4) Resources. As funding allows, you can expect me to provide resources necessary to your work, including computational resources, software, and travel to conferences. All graduate students and postdocs will have primary use of a lab-owned computer, and I will purchase a new computer if a suitable one is not available. I will fund travel, lodging, and registration for one domestic conference/year for all graduate students and postdocs, with the possibility of an extra one or an international conference under special circumstances (e.g. in preparation for going on the postdoc market or academic job market). For various reasons, it is also a good idea for you to apply for your own funding when possible.
5) Networking. I will introduce you to people in our field at conferences, on social media, and when visitors come to campus.
6) Letters. Lab members can expect me to write recommendation letters for them. I will be open with you about the strength of letter I will be able to write at any time you ask. (The best time to ask is not necessarily immediately before you need a letter.) Please give me as much notice as you can about recommendation letters, ideally 30 days, particularly the first time you need a letter from me.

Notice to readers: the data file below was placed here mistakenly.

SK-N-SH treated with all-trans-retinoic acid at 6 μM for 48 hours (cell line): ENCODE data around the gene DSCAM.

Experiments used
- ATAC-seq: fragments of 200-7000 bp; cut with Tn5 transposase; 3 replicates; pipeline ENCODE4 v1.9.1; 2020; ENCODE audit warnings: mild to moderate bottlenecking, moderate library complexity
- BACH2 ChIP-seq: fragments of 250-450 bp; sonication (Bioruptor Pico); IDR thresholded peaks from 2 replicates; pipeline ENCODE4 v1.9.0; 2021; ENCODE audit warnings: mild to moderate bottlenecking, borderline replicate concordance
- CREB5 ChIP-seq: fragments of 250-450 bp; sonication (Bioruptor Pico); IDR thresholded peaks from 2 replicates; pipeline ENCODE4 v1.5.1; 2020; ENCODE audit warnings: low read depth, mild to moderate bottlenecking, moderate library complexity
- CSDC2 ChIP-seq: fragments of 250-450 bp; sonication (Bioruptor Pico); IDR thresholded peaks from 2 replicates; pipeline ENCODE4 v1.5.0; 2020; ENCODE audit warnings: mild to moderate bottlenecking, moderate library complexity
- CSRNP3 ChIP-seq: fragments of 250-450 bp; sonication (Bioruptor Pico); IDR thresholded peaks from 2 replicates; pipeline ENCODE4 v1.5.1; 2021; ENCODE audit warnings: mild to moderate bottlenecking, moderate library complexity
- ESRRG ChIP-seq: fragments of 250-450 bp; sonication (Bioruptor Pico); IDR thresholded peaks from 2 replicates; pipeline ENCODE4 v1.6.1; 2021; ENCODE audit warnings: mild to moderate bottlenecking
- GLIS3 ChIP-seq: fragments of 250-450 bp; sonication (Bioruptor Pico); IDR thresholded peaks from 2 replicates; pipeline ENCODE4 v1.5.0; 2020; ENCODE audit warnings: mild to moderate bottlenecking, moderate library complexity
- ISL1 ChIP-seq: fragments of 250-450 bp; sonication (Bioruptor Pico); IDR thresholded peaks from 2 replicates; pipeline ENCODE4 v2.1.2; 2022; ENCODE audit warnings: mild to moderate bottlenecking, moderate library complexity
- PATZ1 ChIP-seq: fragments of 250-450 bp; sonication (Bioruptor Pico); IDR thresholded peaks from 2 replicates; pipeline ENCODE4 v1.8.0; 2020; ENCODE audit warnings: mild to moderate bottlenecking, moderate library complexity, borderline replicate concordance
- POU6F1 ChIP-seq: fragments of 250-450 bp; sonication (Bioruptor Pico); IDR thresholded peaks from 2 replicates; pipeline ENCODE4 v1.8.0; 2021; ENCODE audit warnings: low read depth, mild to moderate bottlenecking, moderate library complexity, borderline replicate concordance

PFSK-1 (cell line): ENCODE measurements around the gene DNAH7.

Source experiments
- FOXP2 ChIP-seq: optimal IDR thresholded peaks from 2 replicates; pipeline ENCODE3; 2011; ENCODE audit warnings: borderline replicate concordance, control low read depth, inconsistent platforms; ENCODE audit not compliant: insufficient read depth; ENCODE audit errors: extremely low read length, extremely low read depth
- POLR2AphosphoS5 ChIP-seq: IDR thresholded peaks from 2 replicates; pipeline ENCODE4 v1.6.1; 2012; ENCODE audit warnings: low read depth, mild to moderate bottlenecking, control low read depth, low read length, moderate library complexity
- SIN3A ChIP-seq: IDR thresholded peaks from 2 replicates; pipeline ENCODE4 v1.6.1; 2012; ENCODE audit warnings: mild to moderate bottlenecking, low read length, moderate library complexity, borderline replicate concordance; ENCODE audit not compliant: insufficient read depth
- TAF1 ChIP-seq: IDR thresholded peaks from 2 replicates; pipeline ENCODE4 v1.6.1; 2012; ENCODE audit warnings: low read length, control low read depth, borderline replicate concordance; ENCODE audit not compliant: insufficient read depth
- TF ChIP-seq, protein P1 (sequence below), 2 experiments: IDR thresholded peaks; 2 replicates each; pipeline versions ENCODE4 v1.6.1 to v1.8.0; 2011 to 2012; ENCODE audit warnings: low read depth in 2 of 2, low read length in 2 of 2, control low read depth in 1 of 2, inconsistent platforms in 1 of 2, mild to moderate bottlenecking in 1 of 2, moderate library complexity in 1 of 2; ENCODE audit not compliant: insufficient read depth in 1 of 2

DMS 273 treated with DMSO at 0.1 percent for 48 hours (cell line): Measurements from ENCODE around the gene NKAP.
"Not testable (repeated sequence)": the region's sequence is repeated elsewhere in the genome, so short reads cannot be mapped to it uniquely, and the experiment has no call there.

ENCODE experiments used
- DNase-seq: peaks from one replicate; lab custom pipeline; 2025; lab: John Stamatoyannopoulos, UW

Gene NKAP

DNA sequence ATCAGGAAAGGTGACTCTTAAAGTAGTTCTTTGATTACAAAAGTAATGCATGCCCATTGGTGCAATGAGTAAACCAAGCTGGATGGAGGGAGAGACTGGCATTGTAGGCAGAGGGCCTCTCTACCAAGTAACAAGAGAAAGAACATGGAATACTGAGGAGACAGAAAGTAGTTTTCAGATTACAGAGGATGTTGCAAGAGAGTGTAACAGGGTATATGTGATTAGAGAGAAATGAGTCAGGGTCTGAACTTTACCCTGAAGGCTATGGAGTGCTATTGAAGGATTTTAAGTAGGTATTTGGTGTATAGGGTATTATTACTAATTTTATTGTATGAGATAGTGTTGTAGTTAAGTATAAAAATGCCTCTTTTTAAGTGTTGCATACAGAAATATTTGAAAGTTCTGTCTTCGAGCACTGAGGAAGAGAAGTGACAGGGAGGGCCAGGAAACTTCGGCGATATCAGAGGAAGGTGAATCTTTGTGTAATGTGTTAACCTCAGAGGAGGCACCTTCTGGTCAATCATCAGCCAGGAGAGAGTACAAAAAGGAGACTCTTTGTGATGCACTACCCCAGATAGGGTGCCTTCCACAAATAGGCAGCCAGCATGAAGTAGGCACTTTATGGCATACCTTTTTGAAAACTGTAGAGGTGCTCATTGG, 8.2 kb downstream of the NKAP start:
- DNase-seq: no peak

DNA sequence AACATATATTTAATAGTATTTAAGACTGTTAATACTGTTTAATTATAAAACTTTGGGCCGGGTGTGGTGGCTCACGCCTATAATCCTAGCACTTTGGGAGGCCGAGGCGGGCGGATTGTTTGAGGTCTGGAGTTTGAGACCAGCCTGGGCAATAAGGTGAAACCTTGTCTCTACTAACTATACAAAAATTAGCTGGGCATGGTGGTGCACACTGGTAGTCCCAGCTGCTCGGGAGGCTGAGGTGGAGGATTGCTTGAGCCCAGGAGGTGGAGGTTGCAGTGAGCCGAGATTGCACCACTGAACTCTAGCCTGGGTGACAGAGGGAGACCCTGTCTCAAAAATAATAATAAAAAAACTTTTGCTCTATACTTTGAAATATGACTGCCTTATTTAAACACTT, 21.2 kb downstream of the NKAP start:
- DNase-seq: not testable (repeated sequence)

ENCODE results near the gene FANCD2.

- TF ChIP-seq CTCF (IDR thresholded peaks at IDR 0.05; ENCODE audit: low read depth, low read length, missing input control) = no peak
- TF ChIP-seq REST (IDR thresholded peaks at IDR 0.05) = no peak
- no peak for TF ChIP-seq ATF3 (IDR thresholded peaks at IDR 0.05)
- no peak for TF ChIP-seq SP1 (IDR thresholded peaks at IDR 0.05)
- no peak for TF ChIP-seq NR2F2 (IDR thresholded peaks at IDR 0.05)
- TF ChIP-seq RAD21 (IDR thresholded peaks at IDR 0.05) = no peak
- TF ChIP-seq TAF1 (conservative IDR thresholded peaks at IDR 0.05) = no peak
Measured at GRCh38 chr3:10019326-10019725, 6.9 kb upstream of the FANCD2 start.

7) Career support. Lab members can expect me to support their career goals and help them find their next job. I am fully supportive of careers in industry, nonprofits, government, and other sectors. At the same time, I am most competent to advise about academic careers. In the event that I cannot advise you about next steps, I will do what I can to connect you with other mentors who can help you. I cannot guarantee anybody an academic job in the current market, but if you want to pursue an academic job, I will work with you to enhance your chances as best I know how.
8) Respect. You can expect me to respect your time and your life outside the lab.
What the PI expects of other lab members